Monday, May 21, 2012


China Alive is the title of the week long excursions that each 9th and 10th grader attends in May.  There are adventure trips in Hong Kong, Surfing in Hainan, Sailing, Hiking, and much more all over the country.  Quinn and I ended up on the Sichuan high mountain trip.

Our crew at 13,000 feet in wet snow.  Unfortunately we were socked in.  The lake ahead is surrounded by snow-capped peaks that would be much more inviting in prettier weather.
Quinn gets some yummy tuna pasta at camp
We flew to Chengdu, political capital of Sichuan and the cuisine capital of china.  Food was hot, spicy and tasty.  From Chengdu we took a long bus ride to Ya'an, stayed overnight, and then an even longer bus ride through the mountains into Tibetan Sichuan to the city of Kangding at the base of the Gongga Snow Peak, 24,700 feet.

Rob with the caterpillar fungus gathering family outside their tent at 4,150 meters.
There was an unsuspected snow storm that forced us to change our route a bit.  After packing all of our gear up a valley for a night's camp, we were met be a group of small vans that carted us up to the top of a pass at 4,150 meters to begin the next days hike through a ravine to a lake.  This is tundra, above the timberline and it was cold, snowy, and windy.  About a mile into the hike, we see a "village" of a tents.  People are living up here.  Many of the dwellers come out to visit us.  They are a family, kids, parents, grandparents, who come up here for a few months each year during this season to harvest the "caterpillar fungus."  This is a chinese medicine that brings about $50,000 per pound on the market (That's more than gold, by the way.)  Check it out: NPR Story on Caterpillar Fungus: Click Here.  I ended up buying two of the little critters for about 7 bucks.  I plan to cook a healthy meal for the family....mmm mmmm good for ya!
although we were at the base of the tibetan plateau and the Himalayas, we were still a mere 15 day walk to Lassa.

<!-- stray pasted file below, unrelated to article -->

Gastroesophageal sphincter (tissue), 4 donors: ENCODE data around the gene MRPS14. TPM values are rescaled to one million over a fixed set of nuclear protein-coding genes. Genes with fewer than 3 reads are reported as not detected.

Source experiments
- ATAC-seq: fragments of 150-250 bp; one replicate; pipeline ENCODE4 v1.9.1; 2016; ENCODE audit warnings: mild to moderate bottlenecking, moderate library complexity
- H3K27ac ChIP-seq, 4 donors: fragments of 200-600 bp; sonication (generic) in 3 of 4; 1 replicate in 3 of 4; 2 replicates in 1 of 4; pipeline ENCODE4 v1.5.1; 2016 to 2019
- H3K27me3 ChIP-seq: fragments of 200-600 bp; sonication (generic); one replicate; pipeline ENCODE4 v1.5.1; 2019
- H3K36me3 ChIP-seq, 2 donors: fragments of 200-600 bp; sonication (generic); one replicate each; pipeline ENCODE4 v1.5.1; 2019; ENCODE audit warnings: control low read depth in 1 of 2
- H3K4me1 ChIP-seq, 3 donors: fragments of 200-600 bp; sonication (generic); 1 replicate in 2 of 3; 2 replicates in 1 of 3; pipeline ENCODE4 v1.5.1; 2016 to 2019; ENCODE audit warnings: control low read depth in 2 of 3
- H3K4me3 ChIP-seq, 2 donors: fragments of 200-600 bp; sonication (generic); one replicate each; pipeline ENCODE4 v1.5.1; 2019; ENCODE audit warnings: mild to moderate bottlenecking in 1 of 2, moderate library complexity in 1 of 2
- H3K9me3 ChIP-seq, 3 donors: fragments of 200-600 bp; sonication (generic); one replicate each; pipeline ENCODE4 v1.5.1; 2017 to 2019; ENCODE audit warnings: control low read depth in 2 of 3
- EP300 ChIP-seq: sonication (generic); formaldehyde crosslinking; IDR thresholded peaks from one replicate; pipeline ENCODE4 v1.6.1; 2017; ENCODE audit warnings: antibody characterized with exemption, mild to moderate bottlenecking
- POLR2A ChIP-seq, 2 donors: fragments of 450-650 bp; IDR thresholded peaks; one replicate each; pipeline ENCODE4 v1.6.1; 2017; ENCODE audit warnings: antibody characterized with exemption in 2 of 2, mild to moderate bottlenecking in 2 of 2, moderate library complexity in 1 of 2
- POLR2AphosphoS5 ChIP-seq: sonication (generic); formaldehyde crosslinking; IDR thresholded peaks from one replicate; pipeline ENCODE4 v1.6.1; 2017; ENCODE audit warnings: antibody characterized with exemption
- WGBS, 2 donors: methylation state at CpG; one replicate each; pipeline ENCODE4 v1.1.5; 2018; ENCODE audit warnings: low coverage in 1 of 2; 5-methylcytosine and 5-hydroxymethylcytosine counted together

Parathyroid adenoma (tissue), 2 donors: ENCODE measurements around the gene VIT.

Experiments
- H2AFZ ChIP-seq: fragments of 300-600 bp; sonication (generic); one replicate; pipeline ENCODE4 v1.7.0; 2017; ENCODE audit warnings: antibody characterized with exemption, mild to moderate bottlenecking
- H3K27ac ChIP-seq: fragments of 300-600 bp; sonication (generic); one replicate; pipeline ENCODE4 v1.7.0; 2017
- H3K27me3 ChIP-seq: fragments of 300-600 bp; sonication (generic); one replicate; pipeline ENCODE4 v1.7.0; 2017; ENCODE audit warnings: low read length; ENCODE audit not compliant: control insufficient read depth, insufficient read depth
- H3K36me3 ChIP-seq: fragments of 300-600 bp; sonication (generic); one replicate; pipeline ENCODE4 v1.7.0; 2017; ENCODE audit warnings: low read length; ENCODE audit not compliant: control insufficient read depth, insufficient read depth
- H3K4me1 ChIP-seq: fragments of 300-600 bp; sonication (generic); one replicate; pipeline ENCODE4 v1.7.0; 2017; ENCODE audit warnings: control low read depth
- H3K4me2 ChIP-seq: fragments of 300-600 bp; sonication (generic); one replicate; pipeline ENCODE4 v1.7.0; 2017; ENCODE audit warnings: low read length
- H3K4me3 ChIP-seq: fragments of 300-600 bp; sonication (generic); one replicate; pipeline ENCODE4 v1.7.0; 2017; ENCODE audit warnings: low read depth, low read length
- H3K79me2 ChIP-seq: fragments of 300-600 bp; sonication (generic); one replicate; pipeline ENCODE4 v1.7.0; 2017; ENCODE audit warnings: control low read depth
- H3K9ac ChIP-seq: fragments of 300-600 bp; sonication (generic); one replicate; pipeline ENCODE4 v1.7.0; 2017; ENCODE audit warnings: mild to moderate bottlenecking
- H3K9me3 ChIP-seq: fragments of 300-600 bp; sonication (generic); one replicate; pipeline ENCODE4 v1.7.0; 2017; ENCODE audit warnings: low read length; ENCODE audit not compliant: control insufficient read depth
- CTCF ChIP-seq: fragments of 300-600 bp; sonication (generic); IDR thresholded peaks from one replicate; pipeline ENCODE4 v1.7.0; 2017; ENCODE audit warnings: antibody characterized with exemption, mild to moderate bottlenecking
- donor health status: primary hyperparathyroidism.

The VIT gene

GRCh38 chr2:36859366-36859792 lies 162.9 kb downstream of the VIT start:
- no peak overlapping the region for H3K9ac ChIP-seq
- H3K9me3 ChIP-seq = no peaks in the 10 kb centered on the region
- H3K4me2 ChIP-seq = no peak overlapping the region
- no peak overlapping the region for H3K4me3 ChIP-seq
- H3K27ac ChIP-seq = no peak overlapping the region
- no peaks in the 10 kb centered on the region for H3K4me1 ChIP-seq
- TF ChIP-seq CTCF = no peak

We stayed in a hotel at the green dot, park head quarters was the blue dot, and you can see the lake, at 4,100 meters at the end of the road.  

Trip to Tibetan Sichuan

Sunday, May 6, 2012

Spring Time in Shanghai

It is surprising how cold and chilling the winter was.  Colorado's dry cold winter is expected, welcomed and comes with the benefit of skiing.  Shanghai's wet cold winter is a surprise as you walk among the palm trees and other tropical flora, and surprising because it really is very cold.  So as Spring Break rolled around and we returned from Yunnan (where it is south enough that it was plenty warm) we find a lovely spring in Shanghai.  Everything is blossoming, people are everywhere, (well, people are everywhere in Shanghai anytime of the year) and there are seeming even more activities to take advantage of.

Last weekend, for example, we had a great a number of wonderful outings.  Nar is a great cafe walking distance from our house.  However, this location is new, not even a year old.  The original location is about 6 miles west.  We've patronized Nar enough to know it relatively well.  We received an email last week explaining that Nar was having to close their original location due to a lease dispute, and they were inviting the mailing list to come celebrate the farewell.  The day was planned.  The Shanghai zoo witht he girls and Nar in the evening.

The Shanghai zoo is really a very large and well kept park with animal attractions every so often.  It's not very far from where we live, and we made a great day of it. We saw the king cobra, lizards - a monitor, Komodo Dragon, gold fish, frogs, a massive white Rhino, black swan, feeding hippo, meandering elephants, COMPLETELY bored giant panda with no room, fascinating red pandas, white Siberian tigers, beautiful lions, and, as usual, a plethora of Chinese people.

We returned home, showered, refreshed, and bridget and I headed out on bikes to Nar.  We chose the more direct of the routes which proved to be the less desirable due to massive Shanghai traffic.  Yes, we were on bikes, but the car traffic was so intense that we became part of it.  Traffic going all ways on roads, it seems so chaotic.  However, there is a rhythm to the Shanghai traffic and it is pretty simple.  Whoever gets there first has the right of way.  Once you understand this, this and "do not make any sudden movements, and continue going on your path" it somehow seems to make sense.  Then coupled with tons of cars, bikes, scooters, everywhere, at a major intersection, a market appears.  The market consists of hundreds of people using tents, tables, or just the street to lay out their goods, clothes, vegetables, what not and offer them for sale.

Somehow we make it to Nar and Huiping, and Dan, owners were wonderful Hosts.  We had a great night meeting new people and hearing new stories.  Point is, none of this, the Zoo, the long bike ride, the evening outdoor dinner, would have been very enjoyable in the cold.  The spring just adds so much.